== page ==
successive month for exports and the 10tI successive
month for imports that the monthly seasonally adjusted
trade figures (exports and imports) have equaled or ex-
ceeded $3.0 billion.

For the 4-month period, October 1969-January 1970,
seasonally adjusted exports averaged $3,318.2 million,
a level about one and one-half percent higher than the
average of $3,269.7 million reported for the preceding
4-month period, June-September 1969. Imports averaged
$3,1"3.1 million for the period October 1169-January


19'0, about 2 percent higher than the average of $3,121.7
million reported for the preceding 4-month period.

Seasonally adjusted export and import totals for
selected Schedule A and B commodity sections and
divisions are shown in tables 4 and 5. (Unlike the overall
total, the commodity components for exports exclude
foreign merchandise and include DOD Military Assistance
Program Grant-Aid shipments.)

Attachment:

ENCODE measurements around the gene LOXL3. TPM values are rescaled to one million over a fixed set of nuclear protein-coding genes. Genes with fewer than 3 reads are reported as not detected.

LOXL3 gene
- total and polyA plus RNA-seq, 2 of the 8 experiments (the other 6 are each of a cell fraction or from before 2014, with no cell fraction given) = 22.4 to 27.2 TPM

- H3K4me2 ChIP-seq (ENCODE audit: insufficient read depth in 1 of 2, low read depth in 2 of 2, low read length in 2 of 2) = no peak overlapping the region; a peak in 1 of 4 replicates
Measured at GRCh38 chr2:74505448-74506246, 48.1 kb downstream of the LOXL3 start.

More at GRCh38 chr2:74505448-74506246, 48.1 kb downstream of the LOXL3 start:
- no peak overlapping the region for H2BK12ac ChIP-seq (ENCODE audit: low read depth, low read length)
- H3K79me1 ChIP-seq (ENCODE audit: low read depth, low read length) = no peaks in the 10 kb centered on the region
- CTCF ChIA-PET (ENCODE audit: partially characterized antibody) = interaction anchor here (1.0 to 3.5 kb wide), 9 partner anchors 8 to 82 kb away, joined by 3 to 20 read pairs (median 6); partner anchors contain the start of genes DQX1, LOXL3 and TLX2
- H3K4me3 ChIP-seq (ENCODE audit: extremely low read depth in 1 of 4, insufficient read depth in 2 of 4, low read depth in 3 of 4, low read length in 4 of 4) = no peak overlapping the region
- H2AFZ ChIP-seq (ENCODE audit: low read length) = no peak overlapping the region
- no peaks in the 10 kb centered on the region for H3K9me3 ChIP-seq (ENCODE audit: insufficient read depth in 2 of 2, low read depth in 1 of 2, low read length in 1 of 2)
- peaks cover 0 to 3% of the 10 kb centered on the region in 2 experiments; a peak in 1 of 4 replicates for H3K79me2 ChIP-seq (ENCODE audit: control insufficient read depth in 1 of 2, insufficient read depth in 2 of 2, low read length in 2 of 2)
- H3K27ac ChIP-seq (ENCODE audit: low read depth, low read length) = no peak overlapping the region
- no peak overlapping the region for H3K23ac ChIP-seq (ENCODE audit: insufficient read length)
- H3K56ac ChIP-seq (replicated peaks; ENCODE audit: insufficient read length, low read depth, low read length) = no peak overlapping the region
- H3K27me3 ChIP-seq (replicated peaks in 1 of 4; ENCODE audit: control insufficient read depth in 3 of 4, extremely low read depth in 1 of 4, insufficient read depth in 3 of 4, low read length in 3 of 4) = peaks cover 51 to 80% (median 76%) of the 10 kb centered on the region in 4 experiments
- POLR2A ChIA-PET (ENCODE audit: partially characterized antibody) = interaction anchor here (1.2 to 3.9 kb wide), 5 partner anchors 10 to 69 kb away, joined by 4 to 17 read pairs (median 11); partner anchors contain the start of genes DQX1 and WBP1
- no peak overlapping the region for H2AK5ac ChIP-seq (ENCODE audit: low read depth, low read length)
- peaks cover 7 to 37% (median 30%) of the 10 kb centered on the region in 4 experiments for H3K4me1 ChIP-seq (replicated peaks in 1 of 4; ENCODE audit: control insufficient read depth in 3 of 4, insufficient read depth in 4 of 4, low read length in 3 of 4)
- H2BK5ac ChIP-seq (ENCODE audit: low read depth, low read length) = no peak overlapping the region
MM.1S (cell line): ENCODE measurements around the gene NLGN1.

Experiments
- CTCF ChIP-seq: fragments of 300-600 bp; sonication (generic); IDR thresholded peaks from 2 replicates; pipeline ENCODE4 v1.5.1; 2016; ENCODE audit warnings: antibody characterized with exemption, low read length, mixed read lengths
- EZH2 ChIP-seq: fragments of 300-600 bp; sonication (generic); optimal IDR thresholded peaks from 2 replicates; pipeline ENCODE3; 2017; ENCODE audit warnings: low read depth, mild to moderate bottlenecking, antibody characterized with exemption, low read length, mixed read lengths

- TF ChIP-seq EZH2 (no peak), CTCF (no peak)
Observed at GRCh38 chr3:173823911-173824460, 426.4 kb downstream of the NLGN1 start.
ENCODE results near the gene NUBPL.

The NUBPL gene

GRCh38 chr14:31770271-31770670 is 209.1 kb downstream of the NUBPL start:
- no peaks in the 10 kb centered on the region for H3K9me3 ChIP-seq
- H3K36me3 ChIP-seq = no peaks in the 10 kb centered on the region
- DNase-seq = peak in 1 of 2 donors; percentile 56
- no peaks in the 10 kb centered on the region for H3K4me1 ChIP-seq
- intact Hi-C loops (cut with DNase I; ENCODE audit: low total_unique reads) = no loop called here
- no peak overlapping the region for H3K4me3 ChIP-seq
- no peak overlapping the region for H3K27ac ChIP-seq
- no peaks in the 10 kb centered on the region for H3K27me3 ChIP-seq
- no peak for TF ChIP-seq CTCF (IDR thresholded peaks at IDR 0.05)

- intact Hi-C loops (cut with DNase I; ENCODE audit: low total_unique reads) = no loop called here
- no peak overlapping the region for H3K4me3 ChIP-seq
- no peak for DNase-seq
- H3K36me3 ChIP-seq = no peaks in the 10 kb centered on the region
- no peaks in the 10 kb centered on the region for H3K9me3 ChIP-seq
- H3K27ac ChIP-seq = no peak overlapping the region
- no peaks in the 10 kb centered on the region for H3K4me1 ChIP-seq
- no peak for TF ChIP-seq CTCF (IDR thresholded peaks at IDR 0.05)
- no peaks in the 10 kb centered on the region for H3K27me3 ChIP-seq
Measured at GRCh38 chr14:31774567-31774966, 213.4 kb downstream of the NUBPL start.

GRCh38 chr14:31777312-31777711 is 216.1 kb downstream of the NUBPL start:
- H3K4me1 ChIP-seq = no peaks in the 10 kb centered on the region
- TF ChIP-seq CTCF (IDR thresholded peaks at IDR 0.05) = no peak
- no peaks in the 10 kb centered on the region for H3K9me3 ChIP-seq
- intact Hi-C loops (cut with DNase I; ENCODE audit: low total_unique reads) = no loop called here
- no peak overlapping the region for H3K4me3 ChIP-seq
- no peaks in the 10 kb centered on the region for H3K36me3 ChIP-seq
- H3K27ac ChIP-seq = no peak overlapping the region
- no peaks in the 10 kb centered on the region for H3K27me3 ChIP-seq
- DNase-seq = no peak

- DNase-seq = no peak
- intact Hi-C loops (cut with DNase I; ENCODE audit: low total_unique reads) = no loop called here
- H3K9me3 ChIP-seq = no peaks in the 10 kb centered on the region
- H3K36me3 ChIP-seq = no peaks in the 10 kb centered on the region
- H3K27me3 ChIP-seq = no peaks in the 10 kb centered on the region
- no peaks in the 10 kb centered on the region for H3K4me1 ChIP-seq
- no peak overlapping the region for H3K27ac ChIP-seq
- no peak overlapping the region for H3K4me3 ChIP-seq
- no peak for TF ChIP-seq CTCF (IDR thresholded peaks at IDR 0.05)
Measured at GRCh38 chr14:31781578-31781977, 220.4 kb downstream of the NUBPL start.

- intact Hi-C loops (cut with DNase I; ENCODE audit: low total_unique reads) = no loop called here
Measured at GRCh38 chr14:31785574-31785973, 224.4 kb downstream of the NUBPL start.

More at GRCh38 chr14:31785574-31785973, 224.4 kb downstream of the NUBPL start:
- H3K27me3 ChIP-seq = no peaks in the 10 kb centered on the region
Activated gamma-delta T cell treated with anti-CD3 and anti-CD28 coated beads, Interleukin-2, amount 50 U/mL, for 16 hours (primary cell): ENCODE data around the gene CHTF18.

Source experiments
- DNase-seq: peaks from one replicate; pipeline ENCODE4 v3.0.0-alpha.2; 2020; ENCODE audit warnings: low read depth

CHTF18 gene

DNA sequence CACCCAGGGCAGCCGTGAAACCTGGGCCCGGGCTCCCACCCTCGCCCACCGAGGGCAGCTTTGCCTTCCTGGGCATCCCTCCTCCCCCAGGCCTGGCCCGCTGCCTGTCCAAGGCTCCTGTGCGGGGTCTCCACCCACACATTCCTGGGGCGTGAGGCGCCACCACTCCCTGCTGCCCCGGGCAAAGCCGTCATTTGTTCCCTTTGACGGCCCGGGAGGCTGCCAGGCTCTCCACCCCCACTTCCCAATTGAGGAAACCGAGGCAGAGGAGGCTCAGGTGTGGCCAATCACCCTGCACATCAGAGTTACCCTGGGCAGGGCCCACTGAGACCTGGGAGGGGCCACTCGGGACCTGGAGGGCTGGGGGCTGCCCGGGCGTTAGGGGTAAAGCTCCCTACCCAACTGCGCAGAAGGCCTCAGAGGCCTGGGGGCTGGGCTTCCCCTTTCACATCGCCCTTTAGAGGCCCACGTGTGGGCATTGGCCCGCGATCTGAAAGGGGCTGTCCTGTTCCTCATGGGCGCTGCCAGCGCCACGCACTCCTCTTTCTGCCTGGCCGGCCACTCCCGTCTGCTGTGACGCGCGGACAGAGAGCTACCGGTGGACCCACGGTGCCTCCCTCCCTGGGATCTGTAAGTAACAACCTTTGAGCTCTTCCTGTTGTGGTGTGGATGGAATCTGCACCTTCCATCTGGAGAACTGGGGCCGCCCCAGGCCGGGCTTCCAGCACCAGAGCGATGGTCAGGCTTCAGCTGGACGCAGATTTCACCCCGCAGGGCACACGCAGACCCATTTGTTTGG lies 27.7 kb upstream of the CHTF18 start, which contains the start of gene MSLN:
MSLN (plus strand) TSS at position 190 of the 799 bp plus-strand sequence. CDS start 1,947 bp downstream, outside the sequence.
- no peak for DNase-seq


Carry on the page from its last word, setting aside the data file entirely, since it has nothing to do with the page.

Exports, unadjusted for seasonal change and ex-
cluding Military Assistance Program Grant-Aid ship-
ments, decreased from $3,362.6 million in December
1969 to $3,238.0 million in January 1970. With Military
Assistance Program Grant-Aid shipments included,
January exports were valued at $3,298.4 million as
compared to $3,421.2 million for December 1969.
Unadjusted general imports amounted to $3,125.5million
in January 1970 and 53,24".4 million in December 1969.


NOTE: 1970 seasonal Jaju:.;.. factors updated by the introduction of monthly data for
tue r,uil y r 9c .re j'. i process of being computed and tested. Until these new
factors becomee auailslle, the '969 seasonal factors will continue to be used. However,
tn, '*i' I wornrq-d i 23,ustNce'r factors have been applied to obtain the combined adjust-
ment factors. Jor January 1970 these working-day adjustment factors are as follows: for
exports, ?Is.v (compared to 104.3 in January 1969); for imports, 100.5 (as against t04.9
applicable so Jaiu-.r, I*.9,).


Ad.:;tea .for seasonal and l,.orkir ng-daJ Uiritison, but not .or pr':e If'U.'